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August 2006
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2006-08-16 »

The Unmaker

In his Alvin Maker series, Orson Scott Card creates a character named Alvin. Alvin is a "maker": essentially, someone with a super power that lets him create and change things with his mind. As a classical protagonist, Alvin naturally only uses his powers for good, and because Card keeps his symbolism very nearly under control, it is only slightly too obvious that this is meant to symbolize the ability of everyone to create and improve things in nature. Only more so for Alvin, of course, because after all, it's a super power.

Every superhero needs a super villain, and Alvin's nemesis is the "unmaker," a mysterious force that seems intent on undoing humanity's creations and most especially, because super villains do tend to be a bit obsessive about heros, Alvin himself.

The other day, someone said something that worried me. They said, "Nothing you can do will last forever." Now, while I'm sure this is objectively true, it does seem a bit defeatist to me. Why shouldn't you try to make things last at least as long as you can?

Well, why don't they last in the first place? In the physical world, the answer is fairly clear, and we engineers call it "normal wear and tear." Dust, sunlight, rain, wind, army ants, the annoying kid next door, and other forces conspire to undo everything that you build, and all you can do is build things that last longer than others.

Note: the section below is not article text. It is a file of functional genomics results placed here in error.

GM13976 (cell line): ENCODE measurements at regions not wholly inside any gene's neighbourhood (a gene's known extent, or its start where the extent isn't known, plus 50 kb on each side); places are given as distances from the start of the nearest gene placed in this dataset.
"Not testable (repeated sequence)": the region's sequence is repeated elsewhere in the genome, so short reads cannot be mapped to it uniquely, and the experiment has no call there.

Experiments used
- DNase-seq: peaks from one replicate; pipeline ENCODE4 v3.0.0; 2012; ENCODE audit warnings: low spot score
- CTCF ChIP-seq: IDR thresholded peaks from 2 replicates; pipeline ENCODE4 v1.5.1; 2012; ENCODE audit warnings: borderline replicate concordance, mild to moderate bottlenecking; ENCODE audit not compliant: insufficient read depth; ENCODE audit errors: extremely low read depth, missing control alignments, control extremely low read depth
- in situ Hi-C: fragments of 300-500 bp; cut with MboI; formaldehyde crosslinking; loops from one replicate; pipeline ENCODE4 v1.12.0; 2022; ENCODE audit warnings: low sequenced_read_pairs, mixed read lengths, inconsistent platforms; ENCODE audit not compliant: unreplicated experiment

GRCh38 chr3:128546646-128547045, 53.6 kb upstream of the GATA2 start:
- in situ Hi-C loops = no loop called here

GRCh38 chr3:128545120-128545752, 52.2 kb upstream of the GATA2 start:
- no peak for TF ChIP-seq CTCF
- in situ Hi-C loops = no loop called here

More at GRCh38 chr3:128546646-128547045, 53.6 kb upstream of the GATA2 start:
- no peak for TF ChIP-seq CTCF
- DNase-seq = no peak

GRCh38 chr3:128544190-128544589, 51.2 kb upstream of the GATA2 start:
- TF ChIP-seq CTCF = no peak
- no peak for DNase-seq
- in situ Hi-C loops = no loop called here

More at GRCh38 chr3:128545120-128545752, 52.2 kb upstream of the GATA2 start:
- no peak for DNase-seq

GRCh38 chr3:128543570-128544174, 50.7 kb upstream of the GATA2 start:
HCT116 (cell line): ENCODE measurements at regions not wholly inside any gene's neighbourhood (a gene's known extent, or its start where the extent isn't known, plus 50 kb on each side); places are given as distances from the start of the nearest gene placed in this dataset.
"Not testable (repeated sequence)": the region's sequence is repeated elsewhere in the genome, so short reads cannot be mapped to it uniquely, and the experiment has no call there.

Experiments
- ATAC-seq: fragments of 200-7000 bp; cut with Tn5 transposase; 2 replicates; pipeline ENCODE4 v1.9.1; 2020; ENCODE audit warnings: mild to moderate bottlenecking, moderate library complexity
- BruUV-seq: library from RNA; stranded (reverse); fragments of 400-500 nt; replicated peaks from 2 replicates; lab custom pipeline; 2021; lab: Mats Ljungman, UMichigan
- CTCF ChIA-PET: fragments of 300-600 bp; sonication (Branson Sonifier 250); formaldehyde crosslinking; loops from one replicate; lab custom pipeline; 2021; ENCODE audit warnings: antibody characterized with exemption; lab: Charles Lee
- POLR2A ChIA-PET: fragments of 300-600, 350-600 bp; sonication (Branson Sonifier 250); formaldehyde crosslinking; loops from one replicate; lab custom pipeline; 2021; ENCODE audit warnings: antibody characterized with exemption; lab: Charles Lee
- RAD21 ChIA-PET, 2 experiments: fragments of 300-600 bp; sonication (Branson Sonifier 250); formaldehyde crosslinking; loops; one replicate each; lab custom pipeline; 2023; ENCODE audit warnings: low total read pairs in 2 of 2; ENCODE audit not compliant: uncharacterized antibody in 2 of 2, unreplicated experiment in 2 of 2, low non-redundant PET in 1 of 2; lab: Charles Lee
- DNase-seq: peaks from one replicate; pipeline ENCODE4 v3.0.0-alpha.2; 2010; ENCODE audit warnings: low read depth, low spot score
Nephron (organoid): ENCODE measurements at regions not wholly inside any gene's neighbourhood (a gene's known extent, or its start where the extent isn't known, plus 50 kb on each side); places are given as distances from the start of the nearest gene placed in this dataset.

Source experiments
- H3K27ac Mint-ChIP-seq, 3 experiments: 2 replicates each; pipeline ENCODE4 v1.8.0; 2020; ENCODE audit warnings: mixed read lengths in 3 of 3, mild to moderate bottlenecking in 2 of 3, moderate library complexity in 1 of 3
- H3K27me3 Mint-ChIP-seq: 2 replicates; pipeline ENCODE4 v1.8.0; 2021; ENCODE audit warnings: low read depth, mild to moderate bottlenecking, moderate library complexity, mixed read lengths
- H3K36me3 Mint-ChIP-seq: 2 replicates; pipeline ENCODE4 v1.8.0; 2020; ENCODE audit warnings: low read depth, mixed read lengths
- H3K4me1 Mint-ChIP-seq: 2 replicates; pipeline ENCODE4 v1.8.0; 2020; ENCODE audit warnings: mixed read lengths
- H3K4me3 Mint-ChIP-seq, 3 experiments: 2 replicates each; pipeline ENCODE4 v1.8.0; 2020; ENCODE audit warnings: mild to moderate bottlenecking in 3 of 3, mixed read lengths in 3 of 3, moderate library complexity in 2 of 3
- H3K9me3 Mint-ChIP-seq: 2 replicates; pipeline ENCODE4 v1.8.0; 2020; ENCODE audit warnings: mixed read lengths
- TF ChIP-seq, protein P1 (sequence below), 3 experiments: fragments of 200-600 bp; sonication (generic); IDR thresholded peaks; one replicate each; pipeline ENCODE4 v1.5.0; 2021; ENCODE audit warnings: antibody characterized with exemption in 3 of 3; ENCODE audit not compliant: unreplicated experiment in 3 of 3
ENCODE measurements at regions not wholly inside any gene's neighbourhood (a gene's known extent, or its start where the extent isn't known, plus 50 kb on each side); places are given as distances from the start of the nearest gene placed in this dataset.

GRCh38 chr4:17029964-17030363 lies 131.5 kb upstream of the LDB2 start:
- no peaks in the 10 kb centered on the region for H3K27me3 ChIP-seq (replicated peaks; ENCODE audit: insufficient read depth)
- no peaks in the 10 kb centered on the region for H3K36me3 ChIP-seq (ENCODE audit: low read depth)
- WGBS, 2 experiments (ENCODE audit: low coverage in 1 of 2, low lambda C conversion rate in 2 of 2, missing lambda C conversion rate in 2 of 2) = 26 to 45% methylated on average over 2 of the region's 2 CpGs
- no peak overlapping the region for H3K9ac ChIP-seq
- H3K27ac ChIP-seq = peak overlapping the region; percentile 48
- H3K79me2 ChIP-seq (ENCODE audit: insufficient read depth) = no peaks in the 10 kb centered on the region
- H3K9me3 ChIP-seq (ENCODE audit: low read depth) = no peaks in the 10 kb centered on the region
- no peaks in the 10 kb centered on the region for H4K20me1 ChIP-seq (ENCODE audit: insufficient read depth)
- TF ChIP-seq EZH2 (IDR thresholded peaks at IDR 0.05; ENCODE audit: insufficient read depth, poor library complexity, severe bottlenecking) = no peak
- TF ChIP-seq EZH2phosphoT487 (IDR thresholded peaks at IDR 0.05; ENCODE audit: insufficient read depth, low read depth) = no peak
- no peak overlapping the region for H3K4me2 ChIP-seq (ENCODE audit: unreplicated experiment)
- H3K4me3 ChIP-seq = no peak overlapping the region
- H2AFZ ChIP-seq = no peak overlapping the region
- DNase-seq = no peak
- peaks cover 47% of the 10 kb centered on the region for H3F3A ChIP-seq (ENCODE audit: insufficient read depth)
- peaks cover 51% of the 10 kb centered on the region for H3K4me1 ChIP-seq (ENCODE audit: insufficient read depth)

But the physical world is not particularly of interest to me. These are modern times, and I'm a programmer, and I deal with abstractions. And abstractions like software can't rot, can they?

Apparently they can, but for an interesting reason: abstractions can't change, but their relevance to the universe can. Mathematics is "pure" because once you've proven something is true, then it will be true forever... in the appropriate context. When you try to apply a concept, your context is the real, physical world. And the real world keeps on changing.

So to a large extent, "the unmaker" of your abstractions is just other people making things. And the way to make your abstractions last longer is to make ones that fit better, not worse, with other people's future creations. In other words, you need a really, really good design.

But I'm pretty sure that nowadays, if you have that good design, you really can make something that will last forever.

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